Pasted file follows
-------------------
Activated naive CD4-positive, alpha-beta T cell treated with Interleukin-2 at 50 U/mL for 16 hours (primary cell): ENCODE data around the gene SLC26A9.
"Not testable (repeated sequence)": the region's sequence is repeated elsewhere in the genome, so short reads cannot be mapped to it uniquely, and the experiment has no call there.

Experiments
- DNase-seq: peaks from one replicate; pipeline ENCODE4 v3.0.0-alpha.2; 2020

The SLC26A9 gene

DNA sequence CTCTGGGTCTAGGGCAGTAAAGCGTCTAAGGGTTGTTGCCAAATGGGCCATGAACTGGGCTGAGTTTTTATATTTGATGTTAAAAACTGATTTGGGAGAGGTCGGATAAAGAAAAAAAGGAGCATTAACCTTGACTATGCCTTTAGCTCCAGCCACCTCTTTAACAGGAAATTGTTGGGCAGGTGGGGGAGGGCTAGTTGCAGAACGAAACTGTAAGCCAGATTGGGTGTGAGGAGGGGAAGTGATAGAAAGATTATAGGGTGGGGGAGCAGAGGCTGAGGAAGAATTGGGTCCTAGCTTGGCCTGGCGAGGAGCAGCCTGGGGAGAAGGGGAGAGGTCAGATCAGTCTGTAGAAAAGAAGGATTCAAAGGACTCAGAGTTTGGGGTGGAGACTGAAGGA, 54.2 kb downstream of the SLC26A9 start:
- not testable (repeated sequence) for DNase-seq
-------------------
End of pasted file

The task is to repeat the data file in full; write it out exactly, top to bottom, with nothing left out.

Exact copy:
Activated naive CD4-positive, alpha-beta T cell treated with Interleukin-2 at 50 U/mL for 16 hours (primary cell): ENCODE data around the gene SLC26A9.
"Not testable (repeated sequence)": the region's sequence is repeated elsewhere in the genome, so short reads cannot be mapped to it uniquely, and the experiment has no call there.

Experiments
- DNase-seq: peaks from one replicate; pipeline ENCODE4 v3.0.0-alpha.2; 2020

The SLC26A9 gene

DNA sequence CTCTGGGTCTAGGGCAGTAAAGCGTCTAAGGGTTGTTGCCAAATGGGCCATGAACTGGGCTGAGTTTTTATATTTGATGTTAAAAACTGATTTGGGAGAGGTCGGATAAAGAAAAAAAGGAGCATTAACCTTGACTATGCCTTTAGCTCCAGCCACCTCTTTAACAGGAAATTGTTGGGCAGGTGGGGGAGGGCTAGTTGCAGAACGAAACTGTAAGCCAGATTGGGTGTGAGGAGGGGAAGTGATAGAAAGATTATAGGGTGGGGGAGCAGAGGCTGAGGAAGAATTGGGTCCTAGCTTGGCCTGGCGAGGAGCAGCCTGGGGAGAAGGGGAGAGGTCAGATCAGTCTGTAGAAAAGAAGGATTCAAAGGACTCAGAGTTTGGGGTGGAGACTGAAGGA, 54.2 kb downstream of the SLC26A9 start:
- not testable (repeated sequence) for DNase-seq